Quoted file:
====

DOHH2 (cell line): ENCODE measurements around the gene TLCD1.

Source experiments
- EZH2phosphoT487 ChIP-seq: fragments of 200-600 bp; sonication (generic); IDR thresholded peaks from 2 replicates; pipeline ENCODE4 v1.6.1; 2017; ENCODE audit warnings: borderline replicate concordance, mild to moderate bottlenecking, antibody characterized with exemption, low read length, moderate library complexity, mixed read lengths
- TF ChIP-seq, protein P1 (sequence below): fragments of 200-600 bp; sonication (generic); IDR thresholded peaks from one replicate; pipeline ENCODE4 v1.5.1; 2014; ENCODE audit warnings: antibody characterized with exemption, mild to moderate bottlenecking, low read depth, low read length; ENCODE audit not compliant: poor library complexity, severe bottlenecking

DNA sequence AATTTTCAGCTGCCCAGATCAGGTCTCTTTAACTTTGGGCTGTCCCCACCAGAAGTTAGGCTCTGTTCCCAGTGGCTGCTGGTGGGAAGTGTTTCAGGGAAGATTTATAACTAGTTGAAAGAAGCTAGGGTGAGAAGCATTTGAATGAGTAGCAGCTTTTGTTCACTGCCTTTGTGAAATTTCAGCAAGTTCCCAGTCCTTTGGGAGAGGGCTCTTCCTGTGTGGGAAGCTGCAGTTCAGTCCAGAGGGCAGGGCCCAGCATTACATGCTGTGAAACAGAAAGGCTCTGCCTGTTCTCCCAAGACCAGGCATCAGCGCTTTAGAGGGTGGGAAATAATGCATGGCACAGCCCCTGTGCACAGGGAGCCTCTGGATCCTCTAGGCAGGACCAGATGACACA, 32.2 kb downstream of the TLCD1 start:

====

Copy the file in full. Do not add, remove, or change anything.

DOHH2 (cell line): ENCODE measurements around the gene TLCD1.

Source experiments
- EZH2phosphoT487 ChIP-seq: fragments of 200-600 bp; sonication (generic); IDR thresholded peaks from 2 replicates; pipeline ENCODE4 v1.6.1; 2017; ENCODE audit warnings: borderline replicate concordance, mild to moderate bottlenecking, antibody characterized with exemption, low read length, moderate library complexity, mixed read lengths
- TF ChIP-seq, protein P1 (sequence below): fragments of 200-600 bp; sonication (generic); IDR thresholded peaks from one replicate; pipeline ENCODE4 v1.5.1; 2014; ENCODE audit warnings: antibody characterized with exemption, mild to moderate bottlenecking, low read depth, low read length; ENCODE audit not compliant: poor library complexity, severe bottlenecking

DNA sequence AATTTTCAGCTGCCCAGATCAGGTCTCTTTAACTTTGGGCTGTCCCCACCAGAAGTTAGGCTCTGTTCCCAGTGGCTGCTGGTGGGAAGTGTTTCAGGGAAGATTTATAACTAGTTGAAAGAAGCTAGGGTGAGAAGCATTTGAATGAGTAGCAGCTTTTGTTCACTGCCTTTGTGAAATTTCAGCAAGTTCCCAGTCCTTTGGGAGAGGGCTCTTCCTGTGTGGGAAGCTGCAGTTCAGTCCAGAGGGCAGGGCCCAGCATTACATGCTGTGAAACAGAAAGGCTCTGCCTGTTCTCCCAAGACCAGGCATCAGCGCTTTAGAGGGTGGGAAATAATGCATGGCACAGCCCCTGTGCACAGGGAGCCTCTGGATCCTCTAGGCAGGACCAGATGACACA, 32.2 kb downstream of the TLCD1 start: